For the United Auto Workers, it makes perfect sense to demand more pay and better work-life balance from Detroit’s three automakers. After all, workers throughout this historically tight labor market are getting exactly that.
But what makes sense to striking factory workers makes no sense for manufacturing as a whole. Pay is ultimately tied to productivity: the quantity and quality of products a company’s workforce churns out. And here, American manufacturing companies and workers are in trouble. The issue isn’t with labor-intensive products such as clothing and furniture, which largely moved offshore long ago. Rather, it’s in the most advanced products: electric cars and batteries, power-generation equipment, commercial aircraft and semiconductors.
President Biden might be celebrating a manufacturing renaissance based on new factories, but the share prices of former manufacturing icons Ford Motor, Intel, Boeing and General Electric suggest skepticism is warranted about the durability of this renaissance: All are at a fraction of all-time share-price highs.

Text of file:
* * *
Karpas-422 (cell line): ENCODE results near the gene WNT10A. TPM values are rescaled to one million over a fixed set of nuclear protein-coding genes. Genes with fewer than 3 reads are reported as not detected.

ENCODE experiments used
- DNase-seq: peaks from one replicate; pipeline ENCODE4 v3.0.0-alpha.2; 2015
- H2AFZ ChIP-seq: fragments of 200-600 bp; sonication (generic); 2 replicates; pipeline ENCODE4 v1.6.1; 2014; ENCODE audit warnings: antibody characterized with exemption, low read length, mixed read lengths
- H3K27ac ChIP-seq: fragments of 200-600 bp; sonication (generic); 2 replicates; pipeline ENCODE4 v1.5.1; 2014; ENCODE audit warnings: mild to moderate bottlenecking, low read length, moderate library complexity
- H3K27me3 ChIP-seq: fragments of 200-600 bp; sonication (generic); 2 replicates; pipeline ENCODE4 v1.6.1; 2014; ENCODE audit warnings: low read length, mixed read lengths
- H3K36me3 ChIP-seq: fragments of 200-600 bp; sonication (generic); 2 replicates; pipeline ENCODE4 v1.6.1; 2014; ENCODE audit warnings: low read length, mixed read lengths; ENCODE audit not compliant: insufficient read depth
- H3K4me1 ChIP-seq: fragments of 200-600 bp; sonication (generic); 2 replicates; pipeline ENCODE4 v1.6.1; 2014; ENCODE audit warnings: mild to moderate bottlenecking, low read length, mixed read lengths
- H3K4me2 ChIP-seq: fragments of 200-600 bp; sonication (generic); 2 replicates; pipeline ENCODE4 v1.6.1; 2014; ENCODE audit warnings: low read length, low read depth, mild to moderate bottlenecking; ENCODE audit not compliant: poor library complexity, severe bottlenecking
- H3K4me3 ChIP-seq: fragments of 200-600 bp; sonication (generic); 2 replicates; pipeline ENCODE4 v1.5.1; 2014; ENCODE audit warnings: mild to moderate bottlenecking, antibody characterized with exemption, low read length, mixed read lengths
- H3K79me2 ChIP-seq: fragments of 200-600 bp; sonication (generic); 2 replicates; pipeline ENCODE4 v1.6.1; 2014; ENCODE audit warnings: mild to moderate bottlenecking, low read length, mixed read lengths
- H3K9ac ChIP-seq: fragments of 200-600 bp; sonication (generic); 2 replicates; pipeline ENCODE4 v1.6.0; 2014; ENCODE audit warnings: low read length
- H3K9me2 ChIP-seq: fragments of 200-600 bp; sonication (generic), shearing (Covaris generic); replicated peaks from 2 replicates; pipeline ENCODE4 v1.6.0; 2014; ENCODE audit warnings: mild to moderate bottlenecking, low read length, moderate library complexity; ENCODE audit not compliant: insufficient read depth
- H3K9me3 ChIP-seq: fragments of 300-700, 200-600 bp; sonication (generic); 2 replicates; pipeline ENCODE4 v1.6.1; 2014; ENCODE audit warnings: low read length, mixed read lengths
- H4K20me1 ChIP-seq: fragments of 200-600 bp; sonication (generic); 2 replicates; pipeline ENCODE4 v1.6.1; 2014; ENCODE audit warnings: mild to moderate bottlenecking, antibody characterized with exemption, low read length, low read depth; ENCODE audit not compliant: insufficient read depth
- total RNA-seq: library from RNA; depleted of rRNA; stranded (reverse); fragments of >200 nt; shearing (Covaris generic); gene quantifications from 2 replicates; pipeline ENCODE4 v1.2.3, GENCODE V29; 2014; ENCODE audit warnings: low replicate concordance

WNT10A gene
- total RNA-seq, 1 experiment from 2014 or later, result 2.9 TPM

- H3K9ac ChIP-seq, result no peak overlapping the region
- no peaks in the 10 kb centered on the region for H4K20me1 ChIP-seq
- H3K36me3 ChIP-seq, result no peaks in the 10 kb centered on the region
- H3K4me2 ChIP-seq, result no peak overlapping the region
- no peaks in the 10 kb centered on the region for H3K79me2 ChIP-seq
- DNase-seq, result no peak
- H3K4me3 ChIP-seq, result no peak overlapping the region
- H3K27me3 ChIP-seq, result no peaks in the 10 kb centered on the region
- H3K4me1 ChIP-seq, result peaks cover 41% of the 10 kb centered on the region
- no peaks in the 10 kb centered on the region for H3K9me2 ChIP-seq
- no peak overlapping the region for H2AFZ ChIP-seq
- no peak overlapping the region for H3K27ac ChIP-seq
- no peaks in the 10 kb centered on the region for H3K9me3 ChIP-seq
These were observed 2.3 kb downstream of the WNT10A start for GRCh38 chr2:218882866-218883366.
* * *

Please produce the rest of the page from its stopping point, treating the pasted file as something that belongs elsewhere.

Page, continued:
Yes, American companies still lead the world in design and innovation, but the resulting products increasingly are made abroad, especially in Asia. Biden, like former President Donald Trump before him, wants to reverse this, through tariffs, subsidies and other government interventions. Japan, South Korea, Taiwan and especially China certainly intervened plenty to help their manufacturers.
But attributing manufacturing performance to government policies alone is dangerous; it underplays how far Asian manufacturers have come in cost and quality and how far their American counterparts have slipped.
“The number one reason why we like to be in China is the people. China has extraordinary skills. And the part that’s the most unknown is there’s almost two million application developers in China that write apps for the iOS App Store.” – Tim Cook